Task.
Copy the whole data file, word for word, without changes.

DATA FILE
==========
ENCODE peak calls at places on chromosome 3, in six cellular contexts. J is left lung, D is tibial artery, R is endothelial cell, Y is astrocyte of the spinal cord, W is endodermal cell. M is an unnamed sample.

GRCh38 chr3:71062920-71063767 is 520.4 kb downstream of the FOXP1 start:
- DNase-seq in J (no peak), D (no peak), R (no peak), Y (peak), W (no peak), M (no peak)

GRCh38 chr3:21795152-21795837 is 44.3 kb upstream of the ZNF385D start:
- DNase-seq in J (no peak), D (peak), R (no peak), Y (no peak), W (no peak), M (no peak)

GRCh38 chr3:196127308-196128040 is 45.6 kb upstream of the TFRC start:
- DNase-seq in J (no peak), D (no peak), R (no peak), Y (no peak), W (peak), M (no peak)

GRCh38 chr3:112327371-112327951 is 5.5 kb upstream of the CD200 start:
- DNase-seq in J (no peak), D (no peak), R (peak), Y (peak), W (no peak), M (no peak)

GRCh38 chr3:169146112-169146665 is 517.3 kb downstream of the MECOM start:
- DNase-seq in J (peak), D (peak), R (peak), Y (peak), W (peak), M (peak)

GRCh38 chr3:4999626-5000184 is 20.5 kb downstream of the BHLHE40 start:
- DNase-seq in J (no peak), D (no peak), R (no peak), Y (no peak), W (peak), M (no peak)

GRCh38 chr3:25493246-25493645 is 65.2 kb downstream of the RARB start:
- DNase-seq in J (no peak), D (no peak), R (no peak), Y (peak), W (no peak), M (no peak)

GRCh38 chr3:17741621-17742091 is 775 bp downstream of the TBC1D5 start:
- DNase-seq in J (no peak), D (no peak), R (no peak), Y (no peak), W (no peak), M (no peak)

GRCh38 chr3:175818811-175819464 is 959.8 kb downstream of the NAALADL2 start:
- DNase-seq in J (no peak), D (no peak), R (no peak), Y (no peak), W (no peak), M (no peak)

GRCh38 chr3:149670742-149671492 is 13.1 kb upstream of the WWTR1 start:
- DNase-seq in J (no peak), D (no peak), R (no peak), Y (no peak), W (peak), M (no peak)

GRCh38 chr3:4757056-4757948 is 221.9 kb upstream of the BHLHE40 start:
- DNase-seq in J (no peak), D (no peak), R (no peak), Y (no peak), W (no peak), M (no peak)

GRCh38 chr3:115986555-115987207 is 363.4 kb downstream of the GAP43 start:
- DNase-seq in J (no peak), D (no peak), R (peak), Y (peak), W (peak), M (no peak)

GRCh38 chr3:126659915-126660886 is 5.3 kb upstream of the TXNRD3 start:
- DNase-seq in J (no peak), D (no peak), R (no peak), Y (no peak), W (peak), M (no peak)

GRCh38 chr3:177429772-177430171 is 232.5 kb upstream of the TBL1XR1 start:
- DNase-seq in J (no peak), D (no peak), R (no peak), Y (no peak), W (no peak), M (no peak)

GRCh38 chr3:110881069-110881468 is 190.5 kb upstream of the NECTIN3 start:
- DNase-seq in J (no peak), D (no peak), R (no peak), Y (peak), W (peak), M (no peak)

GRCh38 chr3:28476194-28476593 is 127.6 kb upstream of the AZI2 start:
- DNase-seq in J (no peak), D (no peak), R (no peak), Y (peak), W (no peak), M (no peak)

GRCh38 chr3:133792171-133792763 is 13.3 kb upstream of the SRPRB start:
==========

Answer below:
ENCODE peak calls at places on chromosome 3, in six cellular contexts. J is left lung, D is tibial artery, R is endothelial cell, Y is astrocyte of the spinal cord, W is endodermal cell. M is an unnamed sample.

GRCh38 chr3:71062920-71063767 is 520.4 kb downstream of the FOXP1 start:
- DNase-seq in J (no peak), D (no peak), R (no peak), Y (peak), W (no peak), M (no peak)

GRCh38 chr3:21795152-21795837 is 44.3 kb upstream of the ZNF385D start:
- DNase-seq in J (no peak), D (peak), R (no peak), Y (no peak), W (no peak), M (no peak)

GRCh38 chr3:196127308-196128040 is 45.6 kb upstream of the TFRC start:
- DNase-seq in J (no peak), D (no peak), R (no peak), Y (no peak), W (peak), M (no peak)

GRCh38 chr3:112327371-112327951 is 5.5 kb upstream of the CD200 start:
- DNase-seq in J (no peak), D (no peak), R (peak), Y (peak), W (no peak), M (no peak)

GRCh38 chr3:169146112-169146665 is 517.3 kb downstream of the MECOM start:
- DNase-seq in J (peak), D (peak), R (peak), Y (peak), W (peak), M (peak)

GRCh38 chr3:4999626-5000184 is 20.5 kb downstream of the BHLHE40 start:
- DNase-seq in J (no peak), D (no peak), R (no peak), Y (no peak), W (peak), M (no peak)

GRCh38 chr3:25493246-25493645 is 65.2 kb downstream of the RARB start:
- DNase-seq in J (no peak), D (no peak), R (no peak), Y (peak), W (no peak), M (no peak)

GRCh38 chr3:17741621-17742091 is 775 bp downstream of the TBC1D5 start:
- DNase-seq in J (no peak), D (no peak), R (no peak), Y (no peak), W (no peak), M (no peak)

GRCh38 chr3:175818811-175819464 is 959.8 kb downstream of the NAALADL2 start:
- DNase-seq in J (no peak), D (no peak), R (no peak), Y (no peak), W (no peak), M (no peak)

GRCh38 chr3:149670742-149671492 is 13.1 kb upstream of the WWTR1 start:
- DNase-seq in J (no peak), D (no peak), R (no peak), Y (no peak), W (peak), M (no peak)

GRCh38 chr3:4757056-4757948 is 221.9 kb upstream of the BHLHE40 start:
- DNase-seq in J (no peak), D (no peak), R (no peak), Y (no peak), W (no peak), M (no peak)

GRCh38 chr3:115986555-115987207 is 363.4 kb downstream of the GAP43 start:
- DNase-seq in J (no peak), D (no peak), R (peak), Y (peak), W (peak), M (no peak)

GRCh38 chr3:126659915-126660886 is 5.3 kb upstream of the TXNRD3 start:
- DNase-seq in J (no peak), D (no peak), R (no peak), Y (no peak), W (peak), M (no peak)

GRCh38 chr3:177429772-177430171 is 232.5 kb upstream of the TBL1XR1 start:
- DNase-seq in J (no peak), D (no peak), R (no peak), Y (no peak), W (no peak), M (no peak)

GRCh38 chr3:110881069-110881468 is 190.5 kb upstream of the NECTIN3 start:
- DNase-seq in J (no peak), D (no peak), R (no peak), Y (peak), W (peak), M (no peak)

GRCh38 chr3:28476194-28476593 is 127.6 kb upstream of the AZI2 start:
- DNase-seq in J (no peak), D (no peak), R (no peak), Y (peak), W (no peak), M (no peak)

GRCh38 chr3:133792171-133792763 is 13.3 kb upstream of the SRPRB start: